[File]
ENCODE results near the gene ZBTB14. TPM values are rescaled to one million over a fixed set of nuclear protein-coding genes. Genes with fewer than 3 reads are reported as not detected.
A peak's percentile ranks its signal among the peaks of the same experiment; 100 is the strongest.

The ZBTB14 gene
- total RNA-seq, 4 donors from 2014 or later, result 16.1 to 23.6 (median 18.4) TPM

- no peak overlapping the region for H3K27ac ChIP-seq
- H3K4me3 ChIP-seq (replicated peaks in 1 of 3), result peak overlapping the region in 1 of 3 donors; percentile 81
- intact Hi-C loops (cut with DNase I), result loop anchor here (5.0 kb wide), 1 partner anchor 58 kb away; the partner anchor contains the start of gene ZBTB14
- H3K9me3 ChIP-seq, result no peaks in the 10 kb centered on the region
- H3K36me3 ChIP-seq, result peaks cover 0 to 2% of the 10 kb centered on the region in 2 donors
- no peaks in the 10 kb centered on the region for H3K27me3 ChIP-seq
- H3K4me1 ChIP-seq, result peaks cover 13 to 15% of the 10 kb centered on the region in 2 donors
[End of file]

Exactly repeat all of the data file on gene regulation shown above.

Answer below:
ENCODE results near the gene ZBTB14. TPM values are rescaled to one million over a fixed set of nuclear protein-coding genes. Genes with fewer than 3 reads are reported as not detected.
A peak's percentile ranks its signal among the peaks of the same experiment; 100 is the strongest.

The ZBTB14 gene
- total RNA-seq, 4 donors from 2014 or later, result 16.1 to 23.6 (median 18.4) TPM

- no peak overlapping the region for H3K27ac ChIP-seq
- H3K4me3 ChIP-seq (replicated peaks in 1 of 3), result peak overlapping the region in 1 of 3 donors; percentile 81
- intact Hi-C loops (cut with DNase I), result loop anchor here (5.0 kb wide), 1 partner anchor 58 kb away; the partner anchor contains the start of gene ZBTB14
- H3K9me3 ChIP-seq, result no peaks in the 10 kb centered on the region
- H3K36me3 ChIP-seq, result peaks cover 0 to 2% of the 10 kb centered on the region in 2 donors
- no peaks in the 10 kb centered on the region for H3K27me3 ChIP-seq
- H3K4me1 ChIP-seq, result peaks cover 13 to 15% of the 10 kb centered on the region in 2 donors